When I think back to the time soon after Mum passed, I did what I always do when faced with difficult situations, I researched. There were two books that helped me understand grief, and understand the road (or trail) it takes. The first one is called, “Grieving: A Beginner’s Guide.” What I liked about this book is that it had very simple language and contained illustrations. Sometimes I only had the capacity to read one paragraph, but flicking through the pages and looking at the pictures definitely helped. What I remember most about this book is the concept that while the sum total of your grief doesn’t change over time, your capacity to hold it does. The diagram for it had two bottles with balls in them, where the bottles represent your life and the balls represent your grief. The first bottle had a large ball in it, which took up most of the space. The second bottle contained the same large ball, but the bottle was quadruple the size of the first, making the ball look comparatively smaller. Over time, the size of the bottle expands to hold your grief, so that the space it takes up in your life is significantly less. I kept going back to that image.
The second book is called, “Grieving Mindfully,” written by a clinical psychologist with real world experience through palliative care for cancer patients. The author was able to explain the process of death and grief clearly and simply. All that he wrote made sense to me, and it was what started me on my meditation journey.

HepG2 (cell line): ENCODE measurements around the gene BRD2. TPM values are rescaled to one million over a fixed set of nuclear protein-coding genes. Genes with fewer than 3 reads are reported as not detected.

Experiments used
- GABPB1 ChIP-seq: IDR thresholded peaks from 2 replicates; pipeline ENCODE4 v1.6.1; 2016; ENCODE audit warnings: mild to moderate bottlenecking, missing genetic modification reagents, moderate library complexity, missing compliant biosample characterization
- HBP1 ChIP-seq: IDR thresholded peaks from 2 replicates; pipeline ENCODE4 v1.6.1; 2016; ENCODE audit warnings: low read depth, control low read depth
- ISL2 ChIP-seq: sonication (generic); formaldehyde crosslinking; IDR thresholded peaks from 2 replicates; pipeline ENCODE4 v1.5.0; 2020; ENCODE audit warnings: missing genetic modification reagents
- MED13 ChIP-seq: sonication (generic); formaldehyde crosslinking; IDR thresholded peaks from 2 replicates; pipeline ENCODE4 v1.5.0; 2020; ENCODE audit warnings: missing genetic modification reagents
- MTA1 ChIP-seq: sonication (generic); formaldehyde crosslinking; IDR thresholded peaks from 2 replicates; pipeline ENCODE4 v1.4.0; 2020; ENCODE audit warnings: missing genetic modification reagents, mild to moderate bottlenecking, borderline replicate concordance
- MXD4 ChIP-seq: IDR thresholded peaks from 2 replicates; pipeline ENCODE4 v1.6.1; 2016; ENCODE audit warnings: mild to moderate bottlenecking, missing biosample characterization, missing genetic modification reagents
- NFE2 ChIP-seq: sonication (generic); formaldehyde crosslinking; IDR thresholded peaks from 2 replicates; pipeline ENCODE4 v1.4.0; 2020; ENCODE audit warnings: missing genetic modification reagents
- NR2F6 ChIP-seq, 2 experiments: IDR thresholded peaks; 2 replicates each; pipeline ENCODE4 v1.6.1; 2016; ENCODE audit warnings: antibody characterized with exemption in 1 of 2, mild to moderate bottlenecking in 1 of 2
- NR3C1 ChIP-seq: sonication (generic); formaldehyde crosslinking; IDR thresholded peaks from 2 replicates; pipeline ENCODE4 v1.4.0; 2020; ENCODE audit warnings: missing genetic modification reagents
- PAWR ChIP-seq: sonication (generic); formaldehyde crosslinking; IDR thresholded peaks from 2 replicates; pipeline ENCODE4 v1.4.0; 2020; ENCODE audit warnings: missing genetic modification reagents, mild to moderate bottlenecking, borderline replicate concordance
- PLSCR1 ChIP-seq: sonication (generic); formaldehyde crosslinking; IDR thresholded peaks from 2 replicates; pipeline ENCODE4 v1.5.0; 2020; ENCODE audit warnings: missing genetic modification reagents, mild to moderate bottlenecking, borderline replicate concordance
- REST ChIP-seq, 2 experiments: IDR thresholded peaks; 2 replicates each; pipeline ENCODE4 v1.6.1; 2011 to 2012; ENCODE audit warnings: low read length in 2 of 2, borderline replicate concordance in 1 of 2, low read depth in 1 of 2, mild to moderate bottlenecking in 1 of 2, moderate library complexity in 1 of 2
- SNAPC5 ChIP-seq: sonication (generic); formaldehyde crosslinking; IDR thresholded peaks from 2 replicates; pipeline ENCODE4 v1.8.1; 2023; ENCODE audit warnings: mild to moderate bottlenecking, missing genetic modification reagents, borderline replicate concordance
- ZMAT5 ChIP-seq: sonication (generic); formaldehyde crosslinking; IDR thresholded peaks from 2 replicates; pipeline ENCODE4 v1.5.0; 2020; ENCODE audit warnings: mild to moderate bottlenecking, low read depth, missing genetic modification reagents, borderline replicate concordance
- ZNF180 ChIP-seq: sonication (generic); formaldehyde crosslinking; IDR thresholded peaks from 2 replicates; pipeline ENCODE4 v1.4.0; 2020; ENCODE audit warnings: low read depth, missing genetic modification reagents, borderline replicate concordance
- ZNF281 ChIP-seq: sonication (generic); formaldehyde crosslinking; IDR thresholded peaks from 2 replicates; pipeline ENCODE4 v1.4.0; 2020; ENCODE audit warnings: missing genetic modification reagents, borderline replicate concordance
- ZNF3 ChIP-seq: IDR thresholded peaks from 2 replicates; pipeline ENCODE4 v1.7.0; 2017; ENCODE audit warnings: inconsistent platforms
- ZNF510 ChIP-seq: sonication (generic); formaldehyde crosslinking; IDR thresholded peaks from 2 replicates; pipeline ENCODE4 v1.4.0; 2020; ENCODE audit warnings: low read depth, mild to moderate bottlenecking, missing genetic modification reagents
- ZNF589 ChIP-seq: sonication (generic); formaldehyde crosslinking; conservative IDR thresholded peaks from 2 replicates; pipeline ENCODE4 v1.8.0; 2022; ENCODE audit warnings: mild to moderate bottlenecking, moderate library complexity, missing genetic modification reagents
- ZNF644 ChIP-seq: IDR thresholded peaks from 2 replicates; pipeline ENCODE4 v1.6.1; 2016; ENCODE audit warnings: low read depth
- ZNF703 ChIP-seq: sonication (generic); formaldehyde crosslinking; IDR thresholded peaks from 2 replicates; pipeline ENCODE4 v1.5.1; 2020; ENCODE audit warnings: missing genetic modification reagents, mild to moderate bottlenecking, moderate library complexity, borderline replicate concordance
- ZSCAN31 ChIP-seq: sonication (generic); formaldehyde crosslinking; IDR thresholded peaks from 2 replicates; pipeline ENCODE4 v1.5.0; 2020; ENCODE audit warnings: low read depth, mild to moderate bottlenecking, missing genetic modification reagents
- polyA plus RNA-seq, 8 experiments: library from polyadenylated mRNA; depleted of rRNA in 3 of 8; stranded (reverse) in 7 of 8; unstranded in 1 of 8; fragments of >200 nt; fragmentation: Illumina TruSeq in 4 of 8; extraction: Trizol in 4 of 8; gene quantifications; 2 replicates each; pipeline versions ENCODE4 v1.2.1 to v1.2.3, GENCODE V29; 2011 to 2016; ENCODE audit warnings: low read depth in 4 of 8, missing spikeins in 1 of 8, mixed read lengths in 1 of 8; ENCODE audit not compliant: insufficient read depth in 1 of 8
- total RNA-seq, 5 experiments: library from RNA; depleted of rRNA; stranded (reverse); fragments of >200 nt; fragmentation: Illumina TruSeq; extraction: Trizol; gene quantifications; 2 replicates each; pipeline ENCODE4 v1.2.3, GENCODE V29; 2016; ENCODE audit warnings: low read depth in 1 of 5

In the end (and of course I mean that with no pun intended), death provides the contrast that makes us value life, value time, and value connection. Without that contrast, we’d all be immortal, taking everything and everyone for granted. Nothing would be special. We’d probably be cranky too.
Grief has taught me that life is precious, fleeting and to be cherished. This week’s two high profile suicides in the context of fighting for my life provides further contrast. I wish I could have spoken to them (or anyone lost to suicide) beforehand and told them that no matter how hard life can be, it is worth it. Even the shitty, sticky, hard bits. That the depression, sadness, fear, or whatever they were feeling in those moments of making that ultimate choice, would eventually lift and they’d be able to again feel happiness at simple joys, like the sun on their face or hearing their child’s laughter. That I, and many others, are proof of it.